Many practitioners and researchers seem more than happy to ignore the effects of excessive close work on the visual system. Studies continue to emerge claiming that there is no relationship between close work and nearsightedness (myopia). The vast majority of eye care providers are simply uninterested in the entire debate.
Behavioral optometrists have observed, evaluated and treated the relationship between close work and nearsightedness (as well as a number of other visual conditions) in their practices for over 80 years. We have seen the entire situation worsen over the course of those years. We have seen more and more people succumb to these effects, and we have seen the degree to which they succumb worsen on a case by case basis without, or prior to treatment.
Many behavioral optometrists are consistently successful at preventing nearsightedness as well as reversing it. We are also, in many cases, able to slow the progression. This is often done by prescribing lenses and/or vision therapy – and this approach is at least, if not more, successful than the numerous (more medically oriented) approaches that have suddenly emerged over the past few years.
Before I go any further it should be noted that, as far as our eyes and brains are concerned, the typical modern human is engaged in excessive near work just by living a normal life. All of the reading for school, many jobs, etc. is something the human visual system finds unnatural. Our visual systems were not designed for all of this close work.
Nearsightedness, though probably the most common, is not the only visual problem associated with, or resulting from, excessive near work. Some of the other consequences of close work include headaches, neck pain, eye pain, eye fatigue, dry eyes, double vision, etc.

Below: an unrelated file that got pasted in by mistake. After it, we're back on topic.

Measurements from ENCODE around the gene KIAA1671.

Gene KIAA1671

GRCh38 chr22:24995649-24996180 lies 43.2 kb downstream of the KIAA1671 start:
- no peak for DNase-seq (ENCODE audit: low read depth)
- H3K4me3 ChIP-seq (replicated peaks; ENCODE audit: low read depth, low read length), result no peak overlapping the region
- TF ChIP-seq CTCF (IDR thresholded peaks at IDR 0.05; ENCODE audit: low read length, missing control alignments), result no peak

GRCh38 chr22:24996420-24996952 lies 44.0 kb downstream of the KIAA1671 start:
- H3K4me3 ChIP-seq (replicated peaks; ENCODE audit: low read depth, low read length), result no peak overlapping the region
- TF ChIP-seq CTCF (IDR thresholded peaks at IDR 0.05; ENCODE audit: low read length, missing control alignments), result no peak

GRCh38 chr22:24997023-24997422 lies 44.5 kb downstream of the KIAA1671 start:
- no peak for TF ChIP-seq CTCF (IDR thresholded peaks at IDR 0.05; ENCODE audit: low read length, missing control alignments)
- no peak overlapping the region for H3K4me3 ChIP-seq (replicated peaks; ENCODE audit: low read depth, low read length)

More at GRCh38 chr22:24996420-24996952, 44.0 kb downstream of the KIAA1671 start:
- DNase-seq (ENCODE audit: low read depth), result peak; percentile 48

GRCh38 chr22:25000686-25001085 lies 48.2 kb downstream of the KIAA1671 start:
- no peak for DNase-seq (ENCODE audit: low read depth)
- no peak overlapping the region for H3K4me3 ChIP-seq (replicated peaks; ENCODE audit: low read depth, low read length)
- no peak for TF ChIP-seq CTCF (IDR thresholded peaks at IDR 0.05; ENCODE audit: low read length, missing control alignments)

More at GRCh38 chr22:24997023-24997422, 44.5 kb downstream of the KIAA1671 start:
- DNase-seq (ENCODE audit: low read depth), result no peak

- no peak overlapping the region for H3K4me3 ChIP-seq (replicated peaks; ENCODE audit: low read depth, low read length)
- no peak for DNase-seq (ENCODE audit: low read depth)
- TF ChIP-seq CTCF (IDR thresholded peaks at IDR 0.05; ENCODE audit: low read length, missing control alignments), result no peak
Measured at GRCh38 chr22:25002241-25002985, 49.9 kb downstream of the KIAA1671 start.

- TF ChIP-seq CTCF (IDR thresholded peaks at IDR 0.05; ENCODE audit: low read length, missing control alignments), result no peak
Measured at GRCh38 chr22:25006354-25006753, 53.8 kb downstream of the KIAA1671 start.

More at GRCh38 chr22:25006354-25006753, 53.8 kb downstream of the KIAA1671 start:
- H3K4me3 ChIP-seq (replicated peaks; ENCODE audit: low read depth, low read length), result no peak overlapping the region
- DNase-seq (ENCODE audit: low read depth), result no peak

A Case In Point
Dave came in complaining of intermittent, but fairly frequent double vision, which typically results from the brain struggling to integrate the two eyes. At first it happened only when he was tired, but had been worsening for a year before he called me. A new lens prescription and vision therapy had led to some improvement.
Dave recently resumed vision therapy after a 10-day vacation during which he had decided to leave his computer at home. His first vision therapy session after returning was quite interesting. Therapy activities that would typically expose his double vision instead showed that he was using his two eyes in the most integrated way we had seen since he first came to me for help. It would be fair to wonder whether this tremendous, and fairly sudden, change would have happened merely as a result of his computer-free vacation, or if the main reason for this excellent change was the change in the way he had been using lenses and his several months of vision therapy.
It will be no surprise that I believe that the work Dave had been doing in the months before his vacation was an important factor. We had been working hard on improving the quality and endurance of Dave’s eye teaming. In fact, there had been steady improvement over the course of our work together. I also have little doubt that taking such a significant break from visual “abuse” was helpful.
We obviously cannot avoid doing much of the close work we do, and we are mostly unwilling to forego much that we do not need to do. Our iPads, phones, etc. as too tempting. What we can do is stack the deck in our favor by having the appropriate lenses and vision care provided by behavioral optometry. It is easy to find a behavioral optometrist near you. You’ll be glad you did.